Understanding Disabilities promotes disability awareness through educational programming in the Reading Public Schools of Massachusetts. The organization, a mainstay in Reading for 31 years, seeks to help children see beyond people’s disabilities by focusing on one another’s innate similarities as humans. The program was conceived by Reading resident Judy LeBlanc in 1984, after seeing the enthusiasm and openness expressed by students firsthand when she spoke with them about her blindness.
Killam Elementary school fourth grade teacher Tonia McGuire says of the organization, “I look forward to Understanding Disabilities every year. The lessons and speaker sessions are well prepared and engaging for all students. The program successfully promotes compassion and acceptance of differences among everyone at our school and extends throughout our community.”
From mid-October to May, Understanding Disabilities has at least one unit running nearly every week in one of Reading’s elementary schools – totaling 150 lessons each year. At the elementary level, students benefit from lessons on six types of disabilities: physical disabilities, visual and hearing impairments, developmental disabilities, Autism Spectrum Disorder and learning disabilities. These topics are presented to students in an age-appropriate manner through books, videos, and other hands-on activities. Understanding Disabilities also offers a guest speaker series at the Middle School level, where students are introduced to exceptional guests living with disabilities. In the end, students possess the ability to internalize the message that we are all fundamentally the same, while raising awareness and respect for those with differences.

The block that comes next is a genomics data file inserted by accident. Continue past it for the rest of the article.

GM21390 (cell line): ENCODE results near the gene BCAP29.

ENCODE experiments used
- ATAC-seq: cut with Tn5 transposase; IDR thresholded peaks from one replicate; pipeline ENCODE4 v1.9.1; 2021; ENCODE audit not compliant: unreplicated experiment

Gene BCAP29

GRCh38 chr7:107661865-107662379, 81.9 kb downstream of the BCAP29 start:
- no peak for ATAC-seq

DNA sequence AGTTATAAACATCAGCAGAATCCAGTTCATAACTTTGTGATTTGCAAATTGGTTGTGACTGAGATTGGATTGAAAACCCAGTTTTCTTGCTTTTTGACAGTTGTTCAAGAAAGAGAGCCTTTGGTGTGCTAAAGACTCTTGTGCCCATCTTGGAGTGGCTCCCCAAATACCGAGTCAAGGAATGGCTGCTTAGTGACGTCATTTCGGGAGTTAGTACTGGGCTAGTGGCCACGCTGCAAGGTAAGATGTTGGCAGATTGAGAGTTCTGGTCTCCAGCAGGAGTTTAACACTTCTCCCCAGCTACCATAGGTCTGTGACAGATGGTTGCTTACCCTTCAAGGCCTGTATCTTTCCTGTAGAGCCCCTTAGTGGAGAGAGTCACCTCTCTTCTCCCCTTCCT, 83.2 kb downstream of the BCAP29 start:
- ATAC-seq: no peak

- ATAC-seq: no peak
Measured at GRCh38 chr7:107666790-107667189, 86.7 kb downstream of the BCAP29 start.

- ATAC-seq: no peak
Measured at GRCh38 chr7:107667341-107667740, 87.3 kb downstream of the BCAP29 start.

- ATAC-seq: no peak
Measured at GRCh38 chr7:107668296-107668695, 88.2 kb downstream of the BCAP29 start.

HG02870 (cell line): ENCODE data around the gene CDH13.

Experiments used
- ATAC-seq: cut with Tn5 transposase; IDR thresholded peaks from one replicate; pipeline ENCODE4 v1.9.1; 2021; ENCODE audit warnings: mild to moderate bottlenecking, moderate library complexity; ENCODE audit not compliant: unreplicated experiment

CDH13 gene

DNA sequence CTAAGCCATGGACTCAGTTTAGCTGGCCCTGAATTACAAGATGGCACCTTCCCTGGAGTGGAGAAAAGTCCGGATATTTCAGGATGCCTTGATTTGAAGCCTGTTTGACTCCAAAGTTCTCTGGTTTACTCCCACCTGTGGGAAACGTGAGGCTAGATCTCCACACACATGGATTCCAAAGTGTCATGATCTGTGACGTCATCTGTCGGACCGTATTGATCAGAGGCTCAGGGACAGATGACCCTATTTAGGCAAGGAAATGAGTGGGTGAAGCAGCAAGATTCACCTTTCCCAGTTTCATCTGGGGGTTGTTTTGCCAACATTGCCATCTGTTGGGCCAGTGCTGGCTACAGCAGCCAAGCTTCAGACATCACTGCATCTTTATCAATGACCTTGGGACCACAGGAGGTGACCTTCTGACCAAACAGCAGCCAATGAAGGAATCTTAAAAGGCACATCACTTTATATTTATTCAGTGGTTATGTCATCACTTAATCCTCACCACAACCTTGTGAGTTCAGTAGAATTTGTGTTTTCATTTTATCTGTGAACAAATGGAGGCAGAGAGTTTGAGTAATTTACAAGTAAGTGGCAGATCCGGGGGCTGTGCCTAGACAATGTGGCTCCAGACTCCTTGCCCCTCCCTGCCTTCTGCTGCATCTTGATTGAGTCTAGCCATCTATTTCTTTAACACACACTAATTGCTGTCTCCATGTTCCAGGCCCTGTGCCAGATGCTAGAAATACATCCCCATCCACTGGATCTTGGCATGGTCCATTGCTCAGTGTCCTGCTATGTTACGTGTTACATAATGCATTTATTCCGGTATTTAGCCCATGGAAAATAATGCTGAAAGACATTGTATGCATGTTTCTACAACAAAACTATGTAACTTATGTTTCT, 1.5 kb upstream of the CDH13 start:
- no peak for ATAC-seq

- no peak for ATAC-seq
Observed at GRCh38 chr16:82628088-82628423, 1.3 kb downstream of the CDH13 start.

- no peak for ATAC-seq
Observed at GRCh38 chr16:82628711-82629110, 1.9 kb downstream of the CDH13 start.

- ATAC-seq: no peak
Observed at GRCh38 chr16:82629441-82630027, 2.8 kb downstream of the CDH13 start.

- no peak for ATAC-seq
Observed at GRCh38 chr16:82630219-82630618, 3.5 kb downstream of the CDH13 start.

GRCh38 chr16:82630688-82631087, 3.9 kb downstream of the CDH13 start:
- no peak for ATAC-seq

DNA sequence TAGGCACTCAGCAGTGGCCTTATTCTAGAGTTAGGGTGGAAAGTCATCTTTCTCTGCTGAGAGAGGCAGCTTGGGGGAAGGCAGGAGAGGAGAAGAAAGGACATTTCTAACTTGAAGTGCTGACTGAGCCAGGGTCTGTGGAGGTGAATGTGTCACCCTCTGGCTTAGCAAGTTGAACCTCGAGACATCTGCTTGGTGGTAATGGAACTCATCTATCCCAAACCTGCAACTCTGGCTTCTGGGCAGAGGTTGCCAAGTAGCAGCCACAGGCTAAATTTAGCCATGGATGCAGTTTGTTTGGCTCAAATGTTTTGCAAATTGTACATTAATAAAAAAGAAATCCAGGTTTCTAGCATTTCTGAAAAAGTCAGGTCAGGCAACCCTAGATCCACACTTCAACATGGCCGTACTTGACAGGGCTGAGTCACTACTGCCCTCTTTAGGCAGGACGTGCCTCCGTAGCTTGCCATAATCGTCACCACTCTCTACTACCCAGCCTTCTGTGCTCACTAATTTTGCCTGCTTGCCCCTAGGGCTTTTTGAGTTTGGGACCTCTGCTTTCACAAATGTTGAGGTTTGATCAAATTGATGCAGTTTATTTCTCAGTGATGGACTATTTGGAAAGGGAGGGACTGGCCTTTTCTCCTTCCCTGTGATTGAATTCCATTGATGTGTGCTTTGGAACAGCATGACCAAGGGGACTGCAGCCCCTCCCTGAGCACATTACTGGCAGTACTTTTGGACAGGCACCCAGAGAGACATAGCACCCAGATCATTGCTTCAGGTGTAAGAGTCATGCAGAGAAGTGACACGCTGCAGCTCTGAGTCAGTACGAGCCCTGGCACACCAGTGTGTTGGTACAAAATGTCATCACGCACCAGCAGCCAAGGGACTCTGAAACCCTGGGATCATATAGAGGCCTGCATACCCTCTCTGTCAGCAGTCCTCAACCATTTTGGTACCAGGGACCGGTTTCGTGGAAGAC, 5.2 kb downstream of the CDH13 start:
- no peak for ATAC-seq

In 2014, Understanding Disabilities was selected by Cummings Foundation to receive a grant through their “$100K for 100” program. “Understanding Disabilities will broaden and deepen the services we provide to Reading children as a result of this important and generous grant from Cummings Foundation,” explained Paula Tucci, Understanding Disabilities Executive Director. “Our ability to highlight our innate similarities, that which we all have in common, will improve when we make these changes,” said Tucci. This ultimately allowed the organization the funding to move their curriculum forward to meet the new realities of today’s inclusive classrooms.
Their continual growth was later recognized by the Massachusetts Senate, which commended the organization’s “…dynamic and relevant curriculum, modified through the years to reflect current medical knowledge, best teaching practices and the needs of students and classrooms.”
Over 250 volunteers will be involved this year, who will continue to support Understanding Disabilities’ objective – emphasizing all the things that people with disabilities can do and promoting a culture of inclusion and respect.